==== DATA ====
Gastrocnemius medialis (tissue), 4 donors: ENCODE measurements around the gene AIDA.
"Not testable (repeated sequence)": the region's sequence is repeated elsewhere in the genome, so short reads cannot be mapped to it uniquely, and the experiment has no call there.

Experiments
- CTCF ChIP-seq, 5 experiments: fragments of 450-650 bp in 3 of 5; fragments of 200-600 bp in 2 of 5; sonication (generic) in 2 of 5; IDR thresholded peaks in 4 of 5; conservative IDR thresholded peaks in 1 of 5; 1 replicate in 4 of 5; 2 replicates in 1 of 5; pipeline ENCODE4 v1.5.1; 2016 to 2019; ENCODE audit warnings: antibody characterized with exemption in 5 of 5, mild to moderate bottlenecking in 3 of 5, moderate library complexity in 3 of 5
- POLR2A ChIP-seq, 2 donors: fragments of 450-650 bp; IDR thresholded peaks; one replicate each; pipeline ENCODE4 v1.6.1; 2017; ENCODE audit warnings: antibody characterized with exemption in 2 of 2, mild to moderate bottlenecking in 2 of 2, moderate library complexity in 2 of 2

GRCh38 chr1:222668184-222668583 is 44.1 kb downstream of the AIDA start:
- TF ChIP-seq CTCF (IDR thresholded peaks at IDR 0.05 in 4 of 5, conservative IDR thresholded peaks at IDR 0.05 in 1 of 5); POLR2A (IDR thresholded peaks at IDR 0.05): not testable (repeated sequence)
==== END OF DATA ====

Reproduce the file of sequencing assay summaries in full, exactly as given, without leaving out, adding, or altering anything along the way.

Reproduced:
Gastrocnemius medialis (tissue), 4 donors: ENCODE measurements around the gene AIDA.
"Not testable (repeated sequence)": the region's sequence is repeated elsewhere in the genome, so short reads cannot be mapped to it uniquely, and the experiment has no call there.

Experiments
- CTCF ChIP-seq, 5 experiments: fragments of 450-650 bp in 3 of 5; fragments of 200-600 bp in 2 of 5; sonication (generic) in 2 of 5; IDR thresholded peaks in 4 of 5; conservative IDR thresholded peaks in 1 of 5; 1 replicate in 4 of 5; 2 replicates in 1 of 5; pipeline ENCODE4 v1.5.1; 2016 to 2019; ENCODE audit warnings: antibody characterized with exemption in 5 of 5, mild to moderate bottlenecking in 3 of 5, moderate library complexity in 3 of 5
- POLR2A ChIP-seq, 2 donors: fragments of 450-650 bp; IDR thresholded peaks; one replicate each; pipeline ENCODE4 v1.6.1; 2017; ENCODE audit warnings: antibody characterized with exemption in 2 of 2, mild to moderate bottlenecking in 2 of 2, moderate library complexity in 2 of 2

GRCh38 chr1:222668184-222668583 is 44.1 kb downstream of the AIDA start:
- TF ChIP-seq CTCF (IDR thresholded peaks at IDR 0.05 in 4 of 5, conservative IDR thresholded peaks at IDR 0.05 in 1 of 5); POLR2A (IDR thresholded peaks at IDR 0.05): not testable (repeated sequence)